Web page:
Using this approach, the researchers observed that a higher dietary inflammatory index was associated with an increased risk of cardiovascular disease, with a 40% increase in risk in those with the highest index (Figure 1). This increased risk associated with inflammation is particularly pronounced for coronary heart disease (acute coronary syndromes including myocardial infarction) with an increased risk of 46%, but seems less pronounced for cerebrovascular accidents (stroke) (28% increase in risk). The study shows that a higher dietary inflammation index was also associated with two risk markers for cardiovascular disease, higher circulating triglyceride levels as well as lower HDL cholesterol. These results therefore indicate that there is a link between the degree of chronic inflammation generated by diet and the risk of long-term cardiovascular disease, in agreement with data from a recent meta-analysis of 14 epidemiological studies that have explored this association.

Figure 1. Change in the risk of cardiovascular disease depending on the inflammatory potential of the diet. From Li et al. (2020). The dotted lines indicate the 95% confidence interval.

Anti-inflammatory nuts
A second study by a group of Spanish researchers investigated the anti-inflammatory potential of walnuts. Several epidemiological studies have reported that regular consumption of nuts is associated with a marked decrease in the risk of cardiovascular disease. For example, a recent meta-analysis of 19 prospective studies shows that people who consume the most nuts (28 g per day) have a lower risk of developing coronary artery disease (18%) or of dying from these diseases (23%). These reductions in the risk of cardiovascular disease may be explained in part by the decrease in LDL cholesterol (4%) and triglyceride (5%) levels observed following the consumption of nuts in intervention studies. However, this decrease remains relatively modest and cannot alone explain the marked reduction in the risk of cardiovascular disease observed in the studies.

The results of the Spanish study strongly suggest that a reduction in inflammation could greatly contribute to the preventative effect of nuts. In this study, 708 people aged 63 to 79 were divided into two groups, a control group whose diet was completely nut free and an intervention group, in which participants consumed about 15% of their calories daily in the form of walnuts (30–60 g/day). After a period of 2 years, the researchers observed large variations in the blood levels of several inflammatory markers between the two groups (Figure 2), in particular for GM-CSF (a cytokine that promotes the production of inflammatory cells) and interleukin-1 β (a highly inflammatory cytokine whose blood levels are correlated with an increased risk of death during a heart attack). This reduction in IL-1 β levels is particularly interesting because, as mentioned earlier, a randomized clinical study (CANTOS) has shown that an antibody neutralizing this cytokine leads to a reduction in the risk of myocardial infarction in coronary heart patients.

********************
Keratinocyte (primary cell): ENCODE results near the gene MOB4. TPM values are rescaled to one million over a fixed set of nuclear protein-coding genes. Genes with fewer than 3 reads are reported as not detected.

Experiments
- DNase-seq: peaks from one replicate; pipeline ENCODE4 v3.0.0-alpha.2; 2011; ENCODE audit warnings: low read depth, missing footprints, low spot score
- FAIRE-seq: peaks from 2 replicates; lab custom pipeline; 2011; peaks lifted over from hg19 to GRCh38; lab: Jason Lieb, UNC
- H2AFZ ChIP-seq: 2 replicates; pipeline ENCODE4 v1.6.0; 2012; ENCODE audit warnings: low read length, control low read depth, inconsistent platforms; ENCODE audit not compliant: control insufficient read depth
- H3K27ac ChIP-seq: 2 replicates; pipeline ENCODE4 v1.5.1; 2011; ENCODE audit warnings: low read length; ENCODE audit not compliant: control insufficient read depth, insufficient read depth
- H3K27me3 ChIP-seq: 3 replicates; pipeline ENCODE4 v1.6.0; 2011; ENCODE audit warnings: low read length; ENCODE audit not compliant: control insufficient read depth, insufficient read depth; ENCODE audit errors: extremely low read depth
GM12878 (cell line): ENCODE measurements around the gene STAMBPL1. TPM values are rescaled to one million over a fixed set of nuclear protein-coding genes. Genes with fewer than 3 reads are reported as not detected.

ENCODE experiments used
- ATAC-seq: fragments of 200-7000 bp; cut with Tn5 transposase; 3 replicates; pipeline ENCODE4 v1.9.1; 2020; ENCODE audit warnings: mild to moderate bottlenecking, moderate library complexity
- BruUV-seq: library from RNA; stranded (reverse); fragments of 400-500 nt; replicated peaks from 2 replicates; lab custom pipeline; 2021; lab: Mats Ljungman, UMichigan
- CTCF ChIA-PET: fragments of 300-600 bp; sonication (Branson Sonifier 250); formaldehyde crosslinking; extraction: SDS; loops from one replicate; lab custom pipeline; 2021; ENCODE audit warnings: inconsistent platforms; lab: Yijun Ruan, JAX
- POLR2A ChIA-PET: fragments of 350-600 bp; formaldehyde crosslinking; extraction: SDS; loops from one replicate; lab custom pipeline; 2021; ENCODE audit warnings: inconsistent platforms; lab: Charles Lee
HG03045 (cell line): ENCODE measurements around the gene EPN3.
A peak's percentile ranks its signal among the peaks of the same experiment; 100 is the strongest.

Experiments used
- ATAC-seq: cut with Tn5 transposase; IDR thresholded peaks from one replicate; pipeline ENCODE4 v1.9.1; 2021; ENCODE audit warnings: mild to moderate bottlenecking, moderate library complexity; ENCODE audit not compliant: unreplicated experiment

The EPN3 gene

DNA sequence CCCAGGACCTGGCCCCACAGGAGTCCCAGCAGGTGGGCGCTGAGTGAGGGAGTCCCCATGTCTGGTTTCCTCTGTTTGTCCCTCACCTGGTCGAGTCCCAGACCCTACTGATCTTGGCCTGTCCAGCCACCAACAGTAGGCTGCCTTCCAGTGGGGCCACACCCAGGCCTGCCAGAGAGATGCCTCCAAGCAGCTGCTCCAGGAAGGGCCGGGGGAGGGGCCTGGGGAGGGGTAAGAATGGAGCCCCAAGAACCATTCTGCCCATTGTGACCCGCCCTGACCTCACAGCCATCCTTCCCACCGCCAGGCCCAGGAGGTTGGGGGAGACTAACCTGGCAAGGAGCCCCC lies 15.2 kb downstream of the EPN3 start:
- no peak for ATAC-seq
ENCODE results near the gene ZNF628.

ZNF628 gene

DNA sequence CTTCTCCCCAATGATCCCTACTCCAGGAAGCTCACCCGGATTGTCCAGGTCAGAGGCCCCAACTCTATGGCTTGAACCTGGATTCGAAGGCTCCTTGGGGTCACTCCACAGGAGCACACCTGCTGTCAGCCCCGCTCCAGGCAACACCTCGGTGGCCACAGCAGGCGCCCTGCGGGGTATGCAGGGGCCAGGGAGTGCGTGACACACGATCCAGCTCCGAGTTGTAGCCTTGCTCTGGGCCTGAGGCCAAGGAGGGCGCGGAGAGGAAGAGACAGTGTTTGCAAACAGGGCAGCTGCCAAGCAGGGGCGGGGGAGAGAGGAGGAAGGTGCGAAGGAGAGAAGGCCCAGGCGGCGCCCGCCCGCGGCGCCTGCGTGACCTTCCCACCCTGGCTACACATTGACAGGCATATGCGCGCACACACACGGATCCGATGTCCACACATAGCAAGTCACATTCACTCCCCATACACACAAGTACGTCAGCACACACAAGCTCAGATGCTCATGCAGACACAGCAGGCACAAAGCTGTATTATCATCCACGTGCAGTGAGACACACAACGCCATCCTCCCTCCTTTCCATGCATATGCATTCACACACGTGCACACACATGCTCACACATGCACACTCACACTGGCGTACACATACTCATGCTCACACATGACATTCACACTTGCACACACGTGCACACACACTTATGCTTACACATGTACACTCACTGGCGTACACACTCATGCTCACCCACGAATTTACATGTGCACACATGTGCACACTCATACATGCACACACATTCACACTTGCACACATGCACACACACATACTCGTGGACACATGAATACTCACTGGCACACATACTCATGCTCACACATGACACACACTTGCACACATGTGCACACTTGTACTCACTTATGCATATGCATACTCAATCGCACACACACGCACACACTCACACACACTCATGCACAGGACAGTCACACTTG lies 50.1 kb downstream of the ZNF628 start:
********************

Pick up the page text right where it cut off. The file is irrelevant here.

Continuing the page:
Figure 2. Reduction in blood levels of several inflammatory markers by a diet enriched with nuts. From Cofán et al. (2020). GM-CSF: granulocyte-monocyte colony stimulating factor; hs-CRP: high-sensitivity C-reactive protein; IFN: interferon; IL: interleukin; SAA: serum amyloid A; sE-sel: soluble E-selectin; sVCAM: soluble vascular cell adhesion molecule; TNF: tumour necrosis factor.

Taken together, these studies therefore confirm that an anti-inflammatory diet provides concrete benefits in terms of preventing cardiovascular disease. This preventative potential remains largely unexploited, as Canadians consume about half of all their calories in the form of ultra-processed pro-inflammatory foods, while less than a third of the population eats the recommended minimum of five daily servings of fruits and vegetables and less than 5% of the recommended three servings of whole grains. This imbalance causes most people’s diets to be pro-inflammatory, contributes to the development of cardiovascular diseases as well as other chronic diseases, including certain common cancers such as colon cancer, and reduces the life expectancy.

The easiest way to restore this balance and reduce inflammation is to eat a diet rich in plants while reducing the intake of industrial products. The Mediterranean diet, for example, is an exemplary anti-inflammatory diet due to its abundance of fruits, vegetables, legumes, nuts and whole grains, and its positive impact will be all the greater if regular consumption of these foods reduces that of pro-inflammatory foods such as red meat, deli meats and ultra-processed products. Not to mention that this diet is also associated with a high intake of fibre, which allows the production of anti-inflammatory short-chain fatty acids by the intestinal microbiota, and of phytochemicals such as polyphenols, which have antioxidant and anti-inflammatory properties.